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Hugh Jackson: Rules of disengagement

<p>Hugh Jackson</p>

Hugh Jackson

The state superintendent of education (admit it: You didn’t know Nevada had a state superintendent of education) “resigned” a couple weeks ago. James Guthrie was effectively forced out when it became clear he was a potentially controversial figure who might sour the sweet nothings that pass for Gov. Brian Sandoval’s governorship.

Guthrie championed education “reform” from the right — that sort of “reform” which often as not means little more than paying teachers less and destroying their union. Guthrie was a true believer and his ideology was no secret to Sandoval. During his first year in office, when he hired Guthrie, Sandoval occasionally muttered right-leaning things about education “reform.”

But whatever Sandoval’s commitment to that, it was no match for his blandly cheerful dedication to avoiding controversy. If Sandoval entertained any thoughts of emulating other Republican governors and attempting to inflict some hardcore, right-wing agenda on the public schools, he’s backed off.

Good. That’s not what this is really about, though.

Guthrie’s departure, accompanied by some grousing by Guthrie that Sandoval didn’t seem interested in education policy, underscores an emerging narrative about Sandoval’s administration: The governor just isn’t very curious about public policy generally.

I started to wonder in 2011, when Sandoval was on Jon Ralston’s show, and Ralston asked him some questions about the mining tax. Admittedly, I am a full-on mining-tax nerd — some of Ralston’s questions referenced my research. But it didn’t take an expert to be taken aback by Sandoval’s blithe nonresponses, which consisted mostly of repeating that he “believed” the system was jim dandy. Subsequent statements he’s made about both taxation and federal regulation of the minerals industry only reinforce the impression that he has never given the industry any serious thought.

Regular readers of this column (all nine of you) know that Sandoval has nothing that fairly could be called an economic policy. Like most Republicans, he sputters talking points about low taxes. But unlike many governors, he’s made no high-profile attempt to champion a signature policy. The governor’s office did release an economic development blueprint, but it was merely a watered-down and unfunded version of proposals prepared by Brookings Mountain West. Sandoval never discusses the relative positions of primary industries, the structure of the workforce or any data or facts that indicate some thirst to comprehend the relationship between state policy and the dynamics of the economy. He just professes his “belief” that now is not the time to raise taxes.

The biggest stamp a governor puts on Nevada is through the budget. Sandoval’s first legislative session, two years ago, was shaped not by a bold Sandovalian initiative, but a state Supreme Court ruling that forced him to adopt policy leftovers. The Sandoval budget now under consideration at the Legislature has been most commonly described as “status quo.”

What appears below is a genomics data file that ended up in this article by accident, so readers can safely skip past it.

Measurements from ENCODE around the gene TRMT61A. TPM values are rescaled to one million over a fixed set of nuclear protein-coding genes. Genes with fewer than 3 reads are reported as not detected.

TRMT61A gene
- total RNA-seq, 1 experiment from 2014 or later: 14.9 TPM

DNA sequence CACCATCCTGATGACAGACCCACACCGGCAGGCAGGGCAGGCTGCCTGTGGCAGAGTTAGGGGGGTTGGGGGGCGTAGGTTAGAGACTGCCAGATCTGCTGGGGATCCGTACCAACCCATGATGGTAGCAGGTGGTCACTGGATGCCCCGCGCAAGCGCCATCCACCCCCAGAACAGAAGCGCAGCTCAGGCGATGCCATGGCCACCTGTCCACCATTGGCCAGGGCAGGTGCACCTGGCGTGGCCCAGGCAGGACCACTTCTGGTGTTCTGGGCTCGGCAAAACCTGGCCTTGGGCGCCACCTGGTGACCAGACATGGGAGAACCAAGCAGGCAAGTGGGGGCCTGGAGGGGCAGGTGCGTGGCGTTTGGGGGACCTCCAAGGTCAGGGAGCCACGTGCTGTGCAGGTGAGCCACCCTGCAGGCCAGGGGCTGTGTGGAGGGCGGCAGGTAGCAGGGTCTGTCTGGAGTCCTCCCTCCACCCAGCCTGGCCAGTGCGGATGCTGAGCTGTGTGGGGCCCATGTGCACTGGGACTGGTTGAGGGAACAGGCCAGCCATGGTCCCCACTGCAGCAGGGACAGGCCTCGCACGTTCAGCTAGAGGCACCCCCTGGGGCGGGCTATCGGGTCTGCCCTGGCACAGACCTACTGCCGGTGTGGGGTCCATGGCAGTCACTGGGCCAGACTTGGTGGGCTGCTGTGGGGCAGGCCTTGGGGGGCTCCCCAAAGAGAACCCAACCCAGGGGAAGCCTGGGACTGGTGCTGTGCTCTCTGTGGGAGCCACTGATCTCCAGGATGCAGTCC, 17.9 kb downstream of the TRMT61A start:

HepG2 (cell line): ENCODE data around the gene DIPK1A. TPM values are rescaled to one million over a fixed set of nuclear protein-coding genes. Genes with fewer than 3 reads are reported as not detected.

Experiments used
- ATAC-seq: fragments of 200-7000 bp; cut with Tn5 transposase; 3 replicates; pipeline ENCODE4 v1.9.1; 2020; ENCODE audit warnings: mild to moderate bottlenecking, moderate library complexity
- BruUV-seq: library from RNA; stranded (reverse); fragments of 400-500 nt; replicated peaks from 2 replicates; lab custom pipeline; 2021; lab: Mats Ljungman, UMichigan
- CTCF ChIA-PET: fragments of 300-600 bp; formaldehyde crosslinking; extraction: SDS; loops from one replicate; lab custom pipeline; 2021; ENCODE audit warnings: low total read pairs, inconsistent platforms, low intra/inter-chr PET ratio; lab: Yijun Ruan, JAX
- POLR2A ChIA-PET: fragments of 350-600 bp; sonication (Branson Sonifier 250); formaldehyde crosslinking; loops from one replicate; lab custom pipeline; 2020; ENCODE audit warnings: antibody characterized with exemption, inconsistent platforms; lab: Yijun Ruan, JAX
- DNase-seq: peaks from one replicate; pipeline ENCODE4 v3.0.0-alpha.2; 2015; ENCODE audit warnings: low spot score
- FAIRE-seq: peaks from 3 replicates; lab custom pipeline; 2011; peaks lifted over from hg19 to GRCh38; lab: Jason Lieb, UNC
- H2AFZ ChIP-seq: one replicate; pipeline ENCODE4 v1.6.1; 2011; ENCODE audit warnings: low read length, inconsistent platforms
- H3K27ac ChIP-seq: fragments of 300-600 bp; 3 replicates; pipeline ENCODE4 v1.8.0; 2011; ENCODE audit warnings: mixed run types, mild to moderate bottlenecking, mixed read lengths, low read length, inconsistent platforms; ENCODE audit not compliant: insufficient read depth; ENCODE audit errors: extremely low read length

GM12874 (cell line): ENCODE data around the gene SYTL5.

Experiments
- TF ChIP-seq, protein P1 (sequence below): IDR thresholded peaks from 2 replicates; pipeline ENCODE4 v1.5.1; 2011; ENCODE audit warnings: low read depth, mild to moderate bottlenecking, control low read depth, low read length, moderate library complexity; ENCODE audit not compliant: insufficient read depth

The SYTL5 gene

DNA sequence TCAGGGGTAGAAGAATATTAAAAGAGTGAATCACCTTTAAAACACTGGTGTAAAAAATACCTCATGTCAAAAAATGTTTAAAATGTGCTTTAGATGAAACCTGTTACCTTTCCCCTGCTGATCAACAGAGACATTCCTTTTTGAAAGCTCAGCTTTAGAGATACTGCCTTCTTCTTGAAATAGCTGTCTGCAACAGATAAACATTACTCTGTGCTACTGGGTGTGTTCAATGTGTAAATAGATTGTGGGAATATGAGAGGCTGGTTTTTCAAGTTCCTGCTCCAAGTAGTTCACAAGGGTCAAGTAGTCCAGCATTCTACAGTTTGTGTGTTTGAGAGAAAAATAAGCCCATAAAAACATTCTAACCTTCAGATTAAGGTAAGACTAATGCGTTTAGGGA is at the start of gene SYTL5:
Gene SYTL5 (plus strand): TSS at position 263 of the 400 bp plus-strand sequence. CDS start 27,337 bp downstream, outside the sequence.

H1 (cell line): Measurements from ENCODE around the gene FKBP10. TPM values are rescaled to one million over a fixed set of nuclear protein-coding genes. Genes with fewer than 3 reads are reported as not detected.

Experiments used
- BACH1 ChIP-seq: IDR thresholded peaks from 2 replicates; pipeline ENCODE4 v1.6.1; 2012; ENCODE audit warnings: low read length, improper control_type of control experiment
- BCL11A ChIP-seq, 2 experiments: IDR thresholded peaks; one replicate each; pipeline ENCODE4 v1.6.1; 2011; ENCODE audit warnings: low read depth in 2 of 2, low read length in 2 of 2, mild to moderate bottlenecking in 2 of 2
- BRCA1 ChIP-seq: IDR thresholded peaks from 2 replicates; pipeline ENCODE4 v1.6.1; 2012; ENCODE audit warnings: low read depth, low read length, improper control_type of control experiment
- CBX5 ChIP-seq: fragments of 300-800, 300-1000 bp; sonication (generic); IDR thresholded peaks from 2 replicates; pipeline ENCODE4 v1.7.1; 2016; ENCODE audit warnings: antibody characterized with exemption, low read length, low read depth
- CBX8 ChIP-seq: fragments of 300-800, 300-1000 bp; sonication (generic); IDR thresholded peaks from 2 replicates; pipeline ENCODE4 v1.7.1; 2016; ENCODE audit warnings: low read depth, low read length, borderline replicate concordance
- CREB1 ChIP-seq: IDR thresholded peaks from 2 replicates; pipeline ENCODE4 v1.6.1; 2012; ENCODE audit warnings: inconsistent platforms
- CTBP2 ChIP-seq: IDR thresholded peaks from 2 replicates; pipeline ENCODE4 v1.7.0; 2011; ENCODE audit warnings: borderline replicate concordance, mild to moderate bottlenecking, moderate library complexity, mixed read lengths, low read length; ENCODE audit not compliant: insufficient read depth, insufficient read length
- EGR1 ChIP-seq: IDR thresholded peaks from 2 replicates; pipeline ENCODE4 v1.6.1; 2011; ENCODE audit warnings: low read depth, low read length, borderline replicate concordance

And this is just weird: During an interview last week with local Univision affiliate KINC, conducted in English, Sandoval was asked if he supported “the legalization of the 11 million undocumenteds” in the U.S. “Well, I’m not sure what you’re referring to,” he answered. “If you’re referring to the dreamers?”

As interviewer Martha Saldana pointed out, dreamers are part of the 11 million. But how can a governor — who has been asked by national Republicans to recruit Latino candidates, no less — not immediately recognize an obvious and simple question about comprehensive immigration reform? Ever since the election, and certainly over the last couple of weeks as a group of senators try to hammer out legislation, immigration has been one of the most discussed public policies in America, and that discussion is almost invariably accompanied by references to 11 million undocumented immigrants. (Sandoval’s borderline befuddled response brought to mind former U.S. Senate candidate Sue Lowden’s contention in 2010 that Barack Obama had won Alaska in 2008. You know, Alaska. In 2008. When Sarah Palin was John McCain’s running mate. It still amazes me when would-be professional politicians don’t pay much attention to politics.)

As governor, Sandoval has shown remarkably little passion for anything other than being blandly cheerful — with one exception. Sandoval moved heaven and earth to secure early passage of online poker legislation, and then gushed effusively over the new law that might someday make a huge difference to, oh, a half-dozen casino executives. Nevada’s resort industry was very keen for the bill. Two of Sandoval’s closest political handlers, Pete Ernaut and Greg Ferraro, lobby for the Nevada Resort Association. Sandoval might not be engaged in policy. But Ernaut and Ferraro are.

Sandoval wants to win reelection next year by saying as little as possible — nothing, preferably — lest he offend someone. That’s smart political calculus, s’pose, and if the economy rebounds (despite Sandoval, not because of him), it’ll probably work, especially if Nevada Democrats continue to treat him with kid gloves.

Between now and the election, as Sandoval fights hard to avoid, well, a fight of any kind, cynics will dismiss Sandoval’s evasiveness as politics as usual. Some may even marvel at how polished it is.

But the possibility can’t be ruled out that when Sandoval avoids fact-based explanations of policy and relies instead on vacuous nonresponses, it’s not just because he’s being coy. It may also be because he doesn’t know, because he doesn’t really care.

HUGH JACKSON co-hosts The Agenda on KSNV Channel 3, and blogs at The Las Vegas Gleaner.